Rear passengers aren't shortchanged. There is enough room in back to allow even 6-footers to travel in comfort, and child seats are easily accommodated. Wind noise is kept at bay, but there is noticeable tire noise — a no-no for a luxury sedan in this price range. However, we suspect this was an unfortunate consequence of the test car's optional 19-inch wheels (part of the Sport package), and surmise that the standard 18s would deliver a more serene experience.

Function

Visibility is quite good, and the test car's optional Blind Spot Assist is an able ally during freeway travel. Our 2009 Mercedes-Benz S550 was equipped with optional Night View Assist, which uses a near-infrared camera to deliver a clear view of the dark road ahead. The image is placed front and center, and shown on the same instrument panel that contains the speedometer. Overall, this technology is a potent weapon for your safety arsenal — it allows drivers to see farther down the road at night than they would otherwise. Still, the feature would be even more effective if it communicated a visual or auditory warning of impending obstacles.

Secondary functions like audio and navigation are controlled via the car's COMAND system. A humongous push-and-turn knob on the center console allows drivers to manage these functions using an in-dash screen. The system holds its own with similar systems from Audi and BMW, but like the others, has its ergonomic foibles. Overall, it was relatively cooperative, and although the version in Mercedes' 2010 E-Class is better, it's nevertheless intuitive enough for us to scale the learning curve without constantly scouring the owner's manual. Our S550's Harman Kardon stereo system delivered appreciable sonics.

Golf clubs and standard-size suitcases were painlessly gobbled by the S550's cavernous trunk. The sedan offers 16.2 cubes of luggage capacity. That's nearly 2 cubes more than competing models from Audi and BMW, but less than you'll find in Lexus' LS sedan.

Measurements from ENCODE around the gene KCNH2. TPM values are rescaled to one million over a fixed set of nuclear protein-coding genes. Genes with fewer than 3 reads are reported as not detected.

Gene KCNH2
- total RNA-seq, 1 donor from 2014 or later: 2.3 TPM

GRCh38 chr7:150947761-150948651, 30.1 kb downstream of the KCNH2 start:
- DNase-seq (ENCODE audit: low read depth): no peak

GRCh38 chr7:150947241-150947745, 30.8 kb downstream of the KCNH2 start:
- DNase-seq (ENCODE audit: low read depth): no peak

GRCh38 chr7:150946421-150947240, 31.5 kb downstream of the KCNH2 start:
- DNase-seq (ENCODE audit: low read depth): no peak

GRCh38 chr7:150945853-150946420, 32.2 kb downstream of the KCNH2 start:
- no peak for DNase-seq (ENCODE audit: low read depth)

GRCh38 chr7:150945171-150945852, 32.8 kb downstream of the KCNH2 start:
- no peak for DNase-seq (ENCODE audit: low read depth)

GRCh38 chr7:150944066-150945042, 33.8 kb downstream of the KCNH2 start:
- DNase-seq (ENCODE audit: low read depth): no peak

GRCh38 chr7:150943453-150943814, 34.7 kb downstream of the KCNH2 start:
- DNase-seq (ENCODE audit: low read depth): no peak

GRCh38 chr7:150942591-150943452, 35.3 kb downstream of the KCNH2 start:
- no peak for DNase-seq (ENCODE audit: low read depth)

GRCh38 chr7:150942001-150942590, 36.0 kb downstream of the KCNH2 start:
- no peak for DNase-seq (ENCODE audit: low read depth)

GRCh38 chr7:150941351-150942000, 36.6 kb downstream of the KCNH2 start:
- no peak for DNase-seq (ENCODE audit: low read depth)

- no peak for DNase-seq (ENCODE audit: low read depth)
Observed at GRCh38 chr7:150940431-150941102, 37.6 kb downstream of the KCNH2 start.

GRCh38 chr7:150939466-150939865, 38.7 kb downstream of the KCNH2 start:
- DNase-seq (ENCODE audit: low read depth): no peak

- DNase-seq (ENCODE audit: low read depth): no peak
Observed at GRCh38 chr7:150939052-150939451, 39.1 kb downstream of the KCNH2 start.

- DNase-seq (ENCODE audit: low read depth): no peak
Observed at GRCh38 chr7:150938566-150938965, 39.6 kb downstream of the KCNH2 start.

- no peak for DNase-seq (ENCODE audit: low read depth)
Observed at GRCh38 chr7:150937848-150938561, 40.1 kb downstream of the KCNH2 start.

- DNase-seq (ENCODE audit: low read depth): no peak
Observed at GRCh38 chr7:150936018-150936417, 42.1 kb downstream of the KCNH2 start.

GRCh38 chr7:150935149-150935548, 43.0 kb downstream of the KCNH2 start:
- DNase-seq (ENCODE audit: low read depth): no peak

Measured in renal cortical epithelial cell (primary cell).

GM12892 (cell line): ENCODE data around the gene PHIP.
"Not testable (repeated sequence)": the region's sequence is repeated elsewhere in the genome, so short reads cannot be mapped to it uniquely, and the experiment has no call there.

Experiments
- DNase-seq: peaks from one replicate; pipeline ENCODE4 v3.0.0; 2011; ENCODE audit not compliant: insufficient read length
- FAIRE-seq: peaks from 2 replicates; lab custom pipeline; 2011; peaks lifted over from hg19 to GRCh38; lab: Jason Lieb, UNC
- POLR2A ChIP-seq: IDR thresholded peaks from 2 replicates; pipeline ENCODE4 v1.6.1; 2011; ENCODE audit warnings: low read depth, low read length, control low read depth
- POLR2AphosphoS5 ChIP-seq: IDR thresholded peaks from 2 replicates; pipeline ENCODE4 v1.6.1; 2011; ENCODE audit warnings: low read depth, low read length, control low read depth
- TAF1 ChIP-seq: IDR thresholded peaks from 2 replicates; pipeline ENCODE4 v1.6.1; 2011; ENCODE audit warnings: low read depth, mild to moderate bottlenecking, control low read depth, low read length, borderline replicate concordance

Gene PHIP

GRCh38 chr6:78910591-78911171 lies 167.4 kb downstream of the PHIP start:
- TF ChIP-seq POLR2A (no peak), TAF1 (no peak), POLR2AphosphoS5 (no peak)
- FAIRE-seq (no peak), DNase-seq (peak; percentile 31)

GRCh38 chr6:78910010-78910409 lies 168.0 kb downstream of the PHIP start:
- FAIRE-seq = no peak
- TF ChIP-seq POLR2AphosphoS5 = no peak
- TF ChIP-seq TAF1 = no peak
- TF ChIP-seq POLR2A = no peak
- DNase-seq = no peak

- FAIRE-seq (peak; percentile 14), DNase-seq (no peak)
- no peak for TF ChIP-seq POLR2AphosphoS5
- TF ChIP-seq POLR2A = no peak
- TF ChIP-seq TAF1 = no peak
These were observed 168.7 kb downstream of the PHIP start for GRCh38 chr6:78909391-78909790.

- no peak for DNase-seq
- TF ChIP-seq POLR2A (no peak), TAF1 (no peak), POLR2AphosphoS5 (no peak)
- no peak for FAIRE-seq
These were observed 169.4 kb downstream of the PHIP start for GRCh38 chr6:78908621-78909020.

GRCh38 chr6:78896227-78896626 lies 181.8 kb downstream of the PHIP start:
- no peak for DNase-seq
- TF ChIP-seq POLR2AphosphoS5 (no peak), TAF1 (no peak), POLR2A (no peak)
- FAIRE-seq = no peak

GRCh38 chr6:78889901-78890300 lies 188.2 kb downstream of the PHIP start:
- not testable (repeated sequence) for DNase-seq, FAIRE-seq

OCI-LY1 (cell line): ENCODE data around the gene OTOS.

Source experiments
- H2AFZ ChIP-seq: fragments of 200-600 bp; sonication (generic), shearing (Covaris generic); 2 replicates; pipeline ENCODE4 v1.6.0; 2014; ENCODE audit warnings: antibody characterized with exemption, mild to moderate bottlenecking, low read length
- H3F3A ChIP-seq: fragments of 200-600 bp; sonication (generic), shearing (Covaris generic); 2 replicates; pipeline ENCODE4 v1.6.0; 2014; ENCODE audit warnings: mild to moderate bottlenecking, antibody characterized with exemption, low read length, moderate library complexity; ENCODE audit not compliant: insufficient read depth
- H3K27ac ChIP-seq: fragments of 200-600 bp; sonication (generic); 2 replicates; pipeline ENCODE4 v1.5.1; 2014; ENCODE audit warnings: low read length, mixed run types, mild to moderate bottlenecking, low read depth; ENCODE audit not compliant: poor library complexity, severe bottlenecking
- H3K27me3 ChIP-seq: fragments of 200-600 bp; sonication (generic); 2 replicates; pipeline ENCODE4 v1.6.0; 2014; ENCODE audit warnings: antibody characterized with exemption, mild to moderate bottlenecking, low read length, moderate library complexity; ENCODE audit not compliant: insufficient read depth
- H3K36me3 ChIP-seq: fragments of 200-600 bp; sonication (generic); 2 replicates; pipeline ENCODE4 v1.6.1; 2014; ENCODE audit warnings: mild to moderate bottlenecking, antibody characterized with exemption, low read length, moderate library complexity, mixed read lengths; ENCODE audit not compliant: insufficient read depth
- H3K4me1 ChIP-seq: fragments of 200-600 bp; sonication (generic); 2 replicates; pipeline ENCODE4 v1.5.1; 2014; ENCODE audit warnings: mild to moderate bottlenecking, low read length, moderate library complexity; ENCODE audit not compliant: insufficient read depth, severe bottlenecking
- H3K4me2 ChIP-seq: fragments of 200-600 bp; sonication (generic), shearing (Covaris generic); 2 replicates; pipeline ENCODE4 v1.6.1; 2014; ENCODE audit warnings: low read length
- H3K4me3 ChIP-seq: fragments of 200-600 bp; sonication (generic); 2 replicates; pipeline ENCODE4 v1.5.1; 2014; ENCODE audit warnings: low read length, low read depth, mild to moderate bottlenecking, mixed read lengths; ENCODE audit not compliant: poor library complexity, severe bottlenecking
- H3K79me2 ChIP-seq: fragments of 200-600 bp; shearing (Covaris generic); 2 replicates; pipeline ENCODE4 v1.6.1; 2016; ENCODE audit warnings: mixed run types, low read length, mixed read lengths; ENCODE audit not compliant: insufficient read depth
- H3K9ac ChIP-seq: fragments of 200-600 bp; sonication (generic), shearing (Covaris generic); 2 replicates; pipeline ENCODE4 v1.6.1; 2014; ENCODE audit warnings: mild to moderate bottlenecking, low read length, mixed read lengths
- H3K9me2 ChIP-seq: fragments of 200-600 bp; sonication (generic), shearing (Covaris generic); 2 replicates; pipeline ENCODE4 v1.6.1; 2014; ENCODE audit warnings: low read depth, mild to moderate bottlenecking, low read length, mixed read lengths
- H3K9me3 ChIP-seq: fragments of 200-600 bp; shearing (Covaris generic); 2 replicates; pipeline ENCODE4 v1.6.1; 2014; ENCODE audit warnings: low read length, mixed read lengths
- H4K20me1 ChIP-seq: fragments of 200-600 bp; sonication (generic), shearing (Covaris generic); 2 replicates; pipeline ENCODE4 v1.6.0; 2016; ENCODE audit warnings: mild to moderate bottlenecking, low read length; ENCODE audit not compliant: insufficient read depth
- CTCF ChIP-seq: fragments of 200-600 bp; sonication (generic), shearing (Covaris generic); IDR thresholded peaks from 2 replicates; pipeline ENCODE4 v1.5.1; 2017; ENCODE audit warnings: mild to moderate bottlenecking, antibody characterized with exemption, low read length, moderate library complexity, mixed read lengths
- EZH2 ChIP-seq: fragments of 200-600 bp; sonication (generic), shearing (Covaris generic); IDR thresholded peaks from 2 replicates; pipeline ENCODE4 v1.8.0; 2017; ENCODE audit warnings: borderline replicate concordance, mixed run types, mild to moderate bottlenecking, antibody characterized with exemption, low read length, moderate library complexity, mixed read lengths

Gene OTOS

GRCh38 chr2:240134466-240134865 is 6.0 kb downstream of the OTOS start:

Design/Fit and Finish

p>The S550's sheet metal is elegant. Relative to others in this class, though, it comes across as a bit old-fashioned, which might be a turn-off for younger buyers. For them, choices like the more modern-looking BMW 7 Series might be a better fit.

Without and within, this Mercedes embodies craftsmanship and attention to detail. Panels are precisely placed and materials quality is beyond compare. Burnished wood and pliant leather gloss almost every nook and cranny, and the plastics used are soft and pleasantly textured. The gauges are lovely to look at. The speedometer — a crisp digital image of a classic analog gauge — is particularly attractive, though it tends to wash out a bit under the noonday sun.

Overall, the S550's interior is nothing less than palatial. Its cabin could easily go head-to-head with those of ultraluxury sedans costing twice as much. By this measure, this sedan is a real bargain.

Who should consider this vehicle

The 2009 Mercedes-Benz S550 is ideally suited for any deep-pocketed driver seeking a sedan that places the emphasis squarely on luxury. Its roomy interior, ample trunk and long list of safety features also make it a credible pick for those seeking a high-end family hauler. Additionally, it's an excellent bet for affluent seniors, thanks to its comfort-oriented cabin and the availability of features like Night View Assist.

Others To Consider Audi A8, BMW 7 Series, Lexus LS 460.

The manufacturer provided Edmunds this vehicle for the purposes of evaluation.

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Edmunds Insurance Estimator

The Edmunds TCO® estimated monthly insurance payment for a 2009 Mercedes-Benz S-Class in VA is:

$164 per month*
* Explanation